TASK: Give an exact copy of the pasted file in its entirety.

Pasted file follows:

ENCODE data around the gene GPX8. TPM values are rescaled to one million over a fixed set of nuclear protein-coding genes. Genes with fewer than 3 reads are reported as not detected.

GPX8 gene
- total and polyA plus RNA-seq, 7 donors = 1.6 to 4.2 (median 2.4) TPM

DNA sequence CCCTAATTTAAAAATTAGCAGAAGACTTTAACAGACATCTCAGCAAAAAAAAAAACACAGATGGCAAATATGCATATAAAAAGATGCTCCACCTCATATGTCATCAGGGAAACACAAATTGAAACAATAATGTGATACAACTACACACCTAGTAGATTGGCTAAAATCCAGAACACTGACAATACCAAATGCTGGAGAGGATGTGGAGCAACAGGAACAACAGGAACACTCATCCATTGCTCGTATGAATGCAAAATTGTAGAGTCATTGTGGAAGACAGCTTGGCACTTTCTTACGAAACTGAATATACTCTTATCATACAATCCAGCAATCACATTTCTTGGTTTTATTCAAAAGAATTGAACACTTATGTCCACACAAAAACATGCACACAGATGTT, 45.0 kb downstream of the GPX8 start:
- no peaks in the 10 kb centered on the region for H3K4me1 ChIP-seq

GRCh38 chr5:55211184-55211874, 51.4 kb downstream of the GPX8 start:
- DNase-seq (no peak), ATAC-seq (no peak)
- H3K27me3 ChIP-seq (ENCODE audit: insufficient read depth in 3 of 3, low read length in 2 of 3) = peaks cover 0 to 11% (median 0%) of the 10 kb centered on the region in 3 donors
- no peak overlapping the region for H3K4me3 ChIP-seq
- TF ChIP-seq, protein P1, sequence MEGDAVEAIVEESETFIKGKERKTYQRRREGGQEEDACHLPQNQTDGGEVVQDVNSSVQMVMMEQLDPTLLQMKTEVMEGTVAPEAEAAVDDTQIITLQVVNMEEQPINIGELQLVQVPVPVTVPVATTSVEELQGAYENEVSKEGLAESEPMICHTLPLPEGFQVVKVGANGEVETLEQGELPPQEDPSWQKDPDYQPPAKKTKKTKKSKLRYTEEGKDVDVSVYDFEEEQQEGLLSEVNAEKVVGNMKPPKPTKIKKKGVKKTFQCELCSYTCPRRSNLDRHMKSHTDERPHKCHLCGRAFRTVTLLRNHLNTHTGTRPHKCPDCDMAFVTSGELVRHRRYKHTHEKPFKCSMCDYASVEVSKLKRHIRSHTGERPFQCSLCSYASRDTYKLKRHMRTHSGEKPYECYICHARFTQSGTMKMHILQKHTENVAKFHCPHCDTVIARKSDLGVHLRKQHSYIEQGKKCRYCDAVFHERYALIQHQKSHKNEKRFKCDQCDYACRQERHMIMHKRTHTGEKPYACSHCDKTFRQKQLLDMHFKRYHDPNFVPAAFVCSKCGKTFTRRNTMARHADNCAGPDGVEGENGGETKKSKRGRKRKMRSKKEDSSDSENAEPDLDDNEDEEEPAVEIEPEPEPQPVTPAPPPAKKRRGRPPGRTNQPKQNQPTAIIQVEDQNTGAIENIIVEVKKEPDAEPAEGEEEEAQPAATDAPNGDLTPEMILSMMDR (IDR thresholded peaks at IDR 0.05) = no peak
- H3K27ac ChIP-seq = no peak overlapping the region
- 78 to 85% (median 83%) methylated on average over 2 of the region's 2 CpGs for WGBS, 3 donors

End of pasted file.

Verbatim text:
ENCODE data around the gene GPX8. TPM values are rescaled to one million over a fixed set of nuclear protein-coding genes. Genes with fewer than 3 reads are reported as not detected.

GPX8 gene
- total and polyA plus RNA-seq, 7 donors = 1.6 to 4.2 (median 2.4) TPM

DNA sequence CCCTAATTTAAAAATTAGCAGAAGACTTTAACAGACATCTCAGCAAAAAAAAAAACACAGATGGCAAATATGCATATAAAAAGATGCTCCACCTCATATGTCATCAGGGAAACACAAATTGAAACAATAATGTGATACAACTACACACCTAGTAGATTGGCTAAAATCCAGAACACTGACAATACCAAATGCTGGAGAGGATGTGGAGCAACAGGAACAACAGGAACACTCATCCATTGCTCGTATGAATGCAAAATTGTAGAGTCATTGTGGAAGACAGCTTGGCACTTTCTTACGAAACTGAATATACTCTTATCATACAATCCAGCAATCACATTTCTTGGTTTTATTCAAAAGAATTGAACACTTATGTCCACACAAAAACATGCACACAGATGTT, 45.0 kb downstream of the GPX8 start:
- no peaks in the 10 kb centered on the region for H3K4me1 ChIP-seq

GRCh38 chr5:55211184-55211874, 51.4 kb downstream of the GPX8 start:
- DNase-seq (no peak), ATAC-seq (no peak)
- H3K27me3 ChIP-seq (ENCODE audit: insufficient read depth in 3 of 3, low read length in 2 of 3) = peaks cover 0 to 11% (median 0%) of the 10 kb centered on the region in 3 donors
- no peak overlapping the region for H3K4me3 ChIP-seq
- TF ChIP-seq, protein P1, sequence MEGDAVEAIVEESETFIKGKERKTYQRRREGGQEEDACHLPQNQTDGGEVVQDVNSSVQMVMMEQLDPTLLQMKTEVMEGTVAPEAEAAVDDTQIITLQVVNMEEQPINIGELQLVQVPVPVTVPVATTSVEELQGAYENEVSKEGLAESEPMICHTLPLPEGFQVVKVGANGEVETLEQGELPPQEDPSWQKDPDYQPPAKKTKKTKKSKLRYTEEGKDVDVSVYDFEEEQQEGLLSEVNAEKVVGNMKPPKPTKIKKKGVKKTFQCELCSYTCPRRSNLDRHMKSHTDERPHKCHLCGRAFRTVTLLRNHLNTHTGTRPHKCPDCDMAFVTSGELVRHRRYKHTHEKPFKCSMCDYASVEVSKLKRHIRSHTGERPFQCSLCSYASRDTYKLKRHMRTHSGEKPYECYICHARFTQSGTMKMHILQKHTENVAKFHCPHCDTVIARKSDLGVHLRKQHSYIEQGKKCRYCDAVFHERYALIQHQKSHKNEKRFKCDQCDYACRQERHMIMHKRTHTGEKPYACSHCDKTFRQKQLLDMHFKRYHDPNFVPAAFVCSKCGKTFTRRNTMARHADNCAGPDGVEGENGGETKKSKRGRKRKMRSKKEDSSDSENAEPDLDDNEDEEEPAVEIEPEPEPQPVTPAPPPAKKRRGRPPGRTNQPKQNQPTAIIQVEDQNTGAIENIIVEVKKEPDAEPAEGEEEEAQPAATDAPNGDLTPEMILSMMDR (IDR thresholded peaks at IDR 0.05) = no peak
- H3K27ac ChIP-seq = no peak overlapping the region
- 78 to 85% (median 83%) methylated on average over 2 of the region's 2 CpGs for WGBS, 3 donors